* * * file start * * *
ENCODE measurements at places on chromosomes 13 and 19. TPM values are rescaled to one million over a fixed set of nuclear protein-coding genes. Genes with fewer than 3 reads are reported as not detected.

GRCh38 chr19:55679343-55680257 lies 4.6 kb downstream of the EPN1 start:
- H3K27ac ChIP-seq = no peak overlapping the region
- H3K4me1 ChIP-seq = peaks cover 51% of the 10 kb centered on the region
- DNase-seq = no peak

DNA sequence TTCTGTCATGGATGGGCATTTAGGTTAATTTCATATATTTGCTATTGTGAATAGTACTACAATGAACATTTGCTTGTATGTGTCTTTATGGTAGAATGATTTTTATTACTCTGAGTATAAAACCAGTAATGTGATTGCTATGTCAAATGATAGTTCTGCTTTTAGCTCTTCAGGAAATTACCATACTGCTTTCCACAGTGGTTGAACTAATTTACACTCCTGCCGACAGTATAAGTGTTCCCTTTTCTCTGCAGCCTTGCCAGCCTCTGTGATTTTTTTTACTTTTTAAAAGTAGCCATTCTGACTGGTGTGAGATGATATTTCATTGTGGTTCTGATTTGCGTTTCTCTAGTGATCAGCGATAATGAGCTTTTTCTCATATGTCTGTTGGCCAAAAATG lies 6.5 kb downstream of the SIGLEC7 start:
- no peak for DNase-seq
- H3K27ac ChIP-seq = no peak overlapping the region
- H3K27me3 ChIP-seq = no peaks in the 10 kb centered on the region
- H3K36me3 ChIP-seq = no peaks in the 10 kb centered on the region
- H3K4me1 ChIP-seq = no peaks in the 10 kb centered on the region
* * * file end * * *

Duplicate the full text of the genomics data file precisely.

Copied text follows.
ENCODE measurements at places on chromosomes 13 and 19. TPM values are rescaled to one million over a fixed set of nuclear protein-coding genes. Genes with fewer than 3 reads are reported as not detected.

GRCh38 chr19:55679343-55680257 lies 4.6 kb downstream of the EPN1 start:
- H3K27ac ChIP-seq = no peak overlapping the region
- H3K4me1 ChIP-seq = peaks cover 51% of the 10 kb centered on the region
- DNase-seq = no peak

DNA sequence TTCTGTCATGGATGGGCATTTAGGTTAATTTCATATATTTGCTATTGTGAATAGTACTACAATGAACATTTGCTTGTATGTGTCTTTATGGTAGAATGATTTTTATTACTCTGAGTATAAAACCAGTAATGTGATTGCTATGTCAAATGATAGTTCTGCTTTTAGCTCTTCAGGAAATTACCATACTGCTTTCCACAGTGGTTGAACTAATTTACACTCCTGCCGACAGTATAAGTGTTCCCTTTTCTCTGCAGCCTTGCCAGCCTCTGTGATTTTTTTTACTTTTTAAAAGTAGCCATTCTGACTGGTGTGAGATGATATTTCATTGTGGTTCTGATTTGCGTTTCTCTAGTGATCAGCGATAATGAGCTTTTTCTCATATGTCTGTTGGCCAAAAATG lies 6.5 kb downstream of the SIGLEC7 start:
- no peak for DNase-seq
- H3K27ac ChIP-seq = no peak overlapping the region
- H3K27me3 ChIP-seq = no peaks in the 10 kb centered on the region
- H3K36me3 ChIP-seq = no peaks in the 10 kb centered on the region
- H3K4me1 ChIP-seq = no peaks in the 10 kb centered on the region